Integrative analysis of multi-omics data; integrative cross-species analysis of multi-omics data; AI and machine learning method development for and applications to bio-medical fields; image analysis.
My overall goal is to apply and develop computational tools that analyze biological data to better understand the mechanisms of complex diseases, with a particular focus on AI and machine learning methods. As the Associate Director of Machine Learning & Imaging, Computational Sciences, The Jackson Laboratory, I strive for deep understanding of the most recent machine learning theories and development and identifying their applications in biomedicine, as well as developing new methods for improved analysis. I participated in the MODEL-AD project during the past five years which aims to develop and evaluate various mouse models for human late onset Alzheimer’s disease (AD). When I applied deep learning methods to extract MRI image features and linked them to genetics and metabolites for an AD study of the MODEL-AD project, I realized existing tools are insufficient to enable us to know which mouse strains best reflect the AD mechanisms in human. Hence, my group recently developed a graph neural network-based cross-species gene expression data analysis framework that aims to maximize the similarity between mouse disease models and human disease data. The longer-term goal of my group is to develop an expandable AI framework for cross-species analysis of multi-omics data which not only include genomics, transcriptomics, proteomics, metabolomics, epigenomics, and microbiome data, but also images, including cell images, MRI, fMRI, DTI, CT and multiplexed tissue images.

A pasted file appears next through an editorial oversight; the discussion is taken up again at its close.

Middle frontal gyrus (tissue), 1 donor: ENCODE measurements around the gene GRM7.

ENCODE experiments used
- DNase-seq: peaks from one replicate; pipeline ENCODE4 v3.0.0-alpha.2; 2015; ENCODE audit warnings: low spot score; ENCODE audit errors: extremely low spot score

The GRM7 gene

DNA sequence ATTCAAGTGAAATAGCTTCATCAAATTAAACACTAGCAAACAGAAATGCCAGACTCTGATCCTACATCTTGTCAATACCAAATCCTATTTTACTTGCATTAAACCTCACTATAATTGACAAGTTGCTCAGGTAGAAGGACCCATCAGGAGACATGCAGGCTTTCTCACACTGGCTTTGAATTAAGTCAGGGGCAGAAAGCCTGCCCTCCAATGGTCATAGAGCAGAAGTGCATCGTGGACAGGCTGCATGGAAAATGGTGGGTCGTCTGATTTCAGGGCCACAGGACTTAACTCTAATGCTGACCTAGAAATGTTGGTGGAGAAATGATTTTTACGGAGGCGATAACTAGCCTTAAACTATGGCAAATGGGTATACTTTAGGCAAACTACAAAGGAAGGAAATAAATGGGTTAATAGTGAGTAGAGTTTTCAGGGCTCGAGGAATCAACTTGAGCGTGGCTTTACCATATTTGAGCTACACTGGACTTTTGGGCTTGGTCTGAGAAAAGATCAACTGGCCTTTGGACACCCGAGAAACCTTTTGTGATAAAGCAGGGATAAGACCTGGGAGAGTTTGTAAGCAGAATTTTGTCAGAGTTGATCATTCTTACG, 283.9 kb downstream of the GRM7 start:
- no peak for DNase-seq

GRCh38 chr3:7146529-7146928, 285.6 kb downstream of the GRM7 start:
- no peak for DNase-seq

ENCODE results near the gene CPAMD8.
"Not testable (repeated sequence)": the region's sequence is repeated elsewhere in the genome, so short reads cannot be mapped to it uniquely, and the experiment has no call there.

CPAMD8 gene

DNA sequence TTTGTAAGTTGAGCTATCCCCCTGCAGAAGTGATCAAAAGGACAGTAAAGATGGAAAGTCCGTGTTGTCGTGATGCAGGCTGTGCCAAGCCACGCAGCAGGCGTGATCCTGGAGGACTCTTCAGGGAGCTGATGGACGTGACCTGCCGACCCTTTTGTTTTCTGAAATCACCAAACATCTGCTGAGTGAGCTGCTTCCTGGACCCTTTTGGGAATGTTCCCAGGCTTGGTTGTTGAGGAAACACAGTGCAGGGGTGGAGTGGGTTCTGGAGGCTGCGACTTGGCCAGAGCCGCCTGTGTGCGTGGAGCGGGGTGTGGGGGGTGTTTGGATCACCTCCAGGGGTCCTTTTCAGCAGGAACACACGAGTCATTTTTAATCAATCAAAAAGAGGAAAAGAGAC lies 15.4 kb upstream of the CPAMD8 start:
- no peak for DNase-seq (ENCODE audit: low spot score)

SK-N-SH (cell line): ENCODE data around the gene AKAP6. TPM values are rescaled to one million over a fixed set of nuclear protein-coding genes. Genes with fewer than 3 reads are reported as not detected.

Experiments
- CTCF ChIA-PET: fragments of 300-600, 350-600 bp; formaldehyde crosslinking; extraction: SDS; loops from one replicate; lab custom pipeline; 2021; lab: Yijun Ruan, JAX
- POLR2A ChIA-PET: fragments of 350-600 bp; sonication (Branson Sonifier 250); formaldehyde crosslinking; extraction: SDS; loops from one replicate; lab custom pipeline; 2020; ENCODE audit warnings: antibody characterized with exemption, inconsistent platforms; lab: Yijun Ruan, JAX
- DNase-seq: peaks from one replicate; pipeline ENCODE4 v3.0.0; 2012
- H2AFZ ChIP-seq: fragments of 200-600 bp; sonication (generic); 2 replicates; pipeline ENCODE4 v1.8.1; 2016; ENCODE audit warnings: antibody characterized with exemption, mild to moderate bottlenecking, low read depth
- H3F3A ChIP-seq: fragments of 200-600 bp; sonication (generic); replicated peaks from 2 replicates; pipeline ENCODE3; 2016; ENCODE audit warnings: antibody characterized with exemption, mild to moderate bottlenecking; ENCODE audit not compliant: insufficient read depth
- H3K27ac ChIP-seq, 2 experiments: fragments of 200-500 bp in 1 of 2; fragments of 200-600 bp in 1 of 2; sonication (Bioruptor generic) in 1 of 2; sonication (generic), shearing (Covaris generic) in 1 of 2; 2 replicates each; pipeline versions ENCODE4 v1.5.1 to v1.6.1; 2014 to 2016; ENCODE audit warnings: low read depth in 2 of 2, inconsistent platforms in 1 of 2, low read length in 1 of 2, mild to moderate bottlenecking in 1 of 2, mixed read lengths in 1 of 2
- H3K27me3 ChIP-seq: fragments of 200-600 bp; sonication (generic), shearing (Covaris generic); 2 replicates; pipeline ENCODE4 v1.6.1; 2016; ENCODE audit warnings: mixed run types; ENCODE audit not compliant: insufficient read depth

I have published more than 45 peer-reviewed papers in various journals, including first or co-first author publications in Nature Genetics, American Journal of Human Genetics, Machine Learning, Journal of Computer and System Sciences, and IEEE Transactions on Information Theory.